Breeding

Discussion in 'Kidding Koral' started by magilacudy, Aug 28, 2009.

  1. magilacudy

    magilacudy New Member

    168
    Mar 18, 2009
    Ontario
    I was always under the impression that you should not breed within the family, but I've been doing some reading and was shocked to find that many people do breed father/daughter....brother/sister. I've read they do this to bring out the best qualities of a certain goat. I wanted to know your thoughts on this and the pros and cons. Maybe I'm just naive but I would have never thought this was okay or safe to do.
     
  2. Lawanda

    Lawanda New Member

    694
    Jun 11, 2009
    West Virginia
    Eww, I wouldn't think so either, but I know nothing!
     

  3. Tarheel Acres

    Tarheel Acres New Member

    35
    Aug 26, 2009
    I have heard of people doing it as well, but you are asking for trouble. It is true, that it would bring out some of the "good qualities" in their offspring. BUT, it will also emphasize some "bad qualities". On top of that, you are asking for birth defects, etc. I would stay way away. Uncle/Niece may be acceptable, but I wouldn't even do that.
     
  4. toth boer goats

    toth boer goats Moderator Staff Member Supporting Member

    Jul 20, 2008
    Corning California
    It is a huge risk... in breeding that close.....I wouldn't do it personally... but yes... some do breed that way.....and you risk... major genetic problems .... :help:
     
  5. ProctorHillFarm

    ProctorHillFarm New Member

    There is a very fine line between inbreeding and linebreeding

    I will work with similar pedigrees- and try to keep some of the same animals in my top side of the pedigree as the bottom when I breed. Some of the best goats in the country are very heavily linebred, and I actually have two that are very heavily linebred including a MCH buck who is a father/daughter breeding, and a platinum milker who is fabulous all the way around who is a mother/son AND father/daughter breeding!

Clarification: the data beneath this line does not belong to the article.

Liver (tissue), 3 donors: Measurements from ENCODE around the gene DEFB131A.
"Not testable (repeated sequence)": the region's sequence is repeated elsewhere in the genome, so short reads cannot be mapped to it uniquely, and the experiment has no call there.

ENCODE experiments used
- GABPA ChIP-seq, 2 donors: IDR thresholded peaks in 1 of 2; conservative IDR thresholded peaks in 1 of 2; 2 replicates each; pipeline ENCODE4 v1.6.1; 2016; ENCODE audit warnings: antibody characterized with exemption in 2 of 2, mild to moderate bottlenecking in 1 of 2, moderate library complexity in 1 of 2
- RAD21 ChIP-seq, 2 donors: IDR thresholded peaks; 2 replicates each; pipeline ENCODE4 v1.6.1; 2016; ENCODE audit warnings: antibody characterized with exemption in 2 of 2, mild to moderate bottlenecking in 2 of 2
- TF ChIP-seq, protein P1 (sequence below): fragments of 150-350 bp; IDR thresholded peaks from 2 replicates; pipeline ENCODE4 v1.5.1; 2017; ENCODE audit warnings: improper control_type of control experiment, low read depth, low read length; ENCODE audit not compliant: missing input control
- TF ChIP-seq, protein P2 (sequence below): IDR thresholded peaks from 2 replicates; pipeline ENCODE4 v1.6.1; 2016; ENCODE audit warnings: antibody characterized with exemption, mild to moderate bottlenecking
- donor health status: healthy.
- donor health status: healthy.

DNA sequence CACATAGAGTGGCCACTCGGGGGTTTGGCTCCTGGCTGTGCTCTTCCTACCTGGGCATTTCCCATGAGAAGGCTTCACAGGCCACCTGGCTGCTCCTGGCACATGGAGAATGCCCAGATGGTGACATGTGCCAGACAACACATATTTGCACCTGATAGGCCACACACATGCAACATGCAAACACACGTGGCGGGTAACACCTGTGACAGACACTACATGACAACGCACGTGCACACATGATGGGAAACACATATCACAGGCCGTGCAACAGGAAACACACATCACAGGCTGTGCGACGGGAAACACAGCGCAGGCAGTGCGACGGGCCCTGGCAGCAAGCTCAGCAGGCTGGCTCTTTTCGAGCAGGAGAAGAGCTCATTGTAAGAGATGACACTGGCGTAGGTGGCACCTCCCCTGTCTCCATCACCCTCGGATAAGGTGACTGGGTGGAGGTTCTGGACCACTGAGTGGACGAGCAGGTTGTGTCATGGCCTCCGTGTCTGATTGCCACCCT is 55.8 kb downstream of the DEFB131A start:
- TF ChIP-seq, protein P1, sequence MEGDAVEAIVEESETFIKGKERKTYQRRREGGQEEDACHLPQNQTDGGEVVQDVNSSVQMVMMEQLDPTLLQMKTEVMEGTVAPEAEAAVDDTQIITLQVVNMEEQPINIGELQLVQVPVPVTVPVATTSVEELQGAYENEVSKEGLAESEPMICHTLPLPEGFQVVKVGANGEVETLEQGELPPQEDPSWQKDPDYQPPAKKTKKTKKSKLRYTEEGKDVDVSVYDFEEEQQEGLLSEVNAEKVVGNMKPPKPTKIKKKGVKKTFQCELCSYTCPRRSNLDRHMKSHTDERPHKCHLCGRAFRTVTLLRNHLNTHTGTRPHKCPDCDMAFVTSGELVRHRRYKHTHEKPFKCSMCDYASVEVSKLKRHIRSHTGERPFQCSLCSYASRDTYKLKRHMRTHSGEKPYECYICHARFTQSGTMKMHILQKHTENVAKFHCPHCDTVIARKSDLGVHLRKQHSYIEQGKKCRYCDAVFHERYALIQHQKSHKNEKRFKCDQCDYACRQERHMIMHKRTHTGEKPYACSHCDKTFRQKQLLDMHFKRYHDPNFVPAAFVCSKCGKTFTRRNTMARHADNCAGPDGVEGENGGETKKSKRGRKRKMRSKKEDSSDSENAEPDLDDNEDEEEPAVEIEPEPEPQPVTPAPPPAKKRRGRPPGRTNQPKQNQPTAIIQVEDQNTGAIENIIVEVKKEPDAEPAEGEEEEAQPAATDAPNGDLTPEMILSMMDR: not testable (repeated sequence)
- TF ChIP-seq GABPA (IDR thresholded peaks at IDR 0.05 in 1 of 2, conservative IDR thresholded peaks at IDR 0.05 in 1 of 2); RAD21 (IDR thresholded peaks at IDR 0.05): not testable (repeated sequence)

But like is stated above, you can emphasize the good qualities OR you can emphasize the bad- any breeding is a gamble, but some of the most consistent results in quality come from tight linebreedings
     
  6. KW Farms

    KW Farms Moderator Supporting Member

    Jun 21, 2008
    Wapato, WA
    I have heard of this many times, but not as much in goats. I have heard it is called line breeding when the cross was a success or inbreeding when the cross was a failier. Either way I see it as inbreeding.

    I personally wouldn't come any closer than breeding cousins or possibly grand dam/sire to grand son/daughter, but that would have to be if I was sure this was to be an extremely high quality cross while knowing the risks involved and the flaws that will be enhanced. I don't like in/line breeding at all. I've seen it succeed and fail. :shrug:

    I have a horse that was by a breeding of daughter to father and she is..well...lets say...not the brightest star in the sky, but she's built well and has produced some NICE foals that luckily have never inherited her way of thinking.
     
  7. liz

    liz Active Member

    Oct 5, 2007
    Shelocta PA
    Linebreeding when it brings out the "spectacular" qualities in the offspring.
    Inbreeding when it doesn't

    I personally won't do sire/daughter or dam/son or brother/sister, BUT when I bought my first registered doe, I just wanted a true "dairy" breed, then the same breeder also had some kids born so I was back and forth on wether I wanted to get a reg. buckling, when I finally decided, the one I chose was taken so I bought Chief, not realizing at the time that he is my does nephew.....now I have been told that they are far enough apart in blood that I can breed them and have no problems BUT I have yet to do it, my does first kidding here with me resulted in twin does to my pygmy buck and her second I paid a breeding fee and she had a single doe. This fall will be the first time they are bred and then once the kids are born and do well, I will decide wether they will be registered and sold as registered nigi's and if they aren't what I hope they are then they'll be sold as unregistered pets.
     
  8. Sweet Gum Minis

    Sweet Gum Minis New Member

    Oct 6, 2007
    Easley, SC
    There is linebreeding in just about every pedigree. Some further than others, but some of the best lines and animals out there were produced from linebreeding. It is a gamble to an extent yes to linebreed. The bigger a gamble, the closer the crossing. I would never breed full siblings together. I've only owned one doe who was a Father/Daughter crossing. Unfortunately she had poor feet, but otherwise she was extremely correct and had a fabulous udder. I have yet to actually do a linebreeding but this year we are going to do our firsts. Ours are more like Aunt/Nephew though so they're not as close.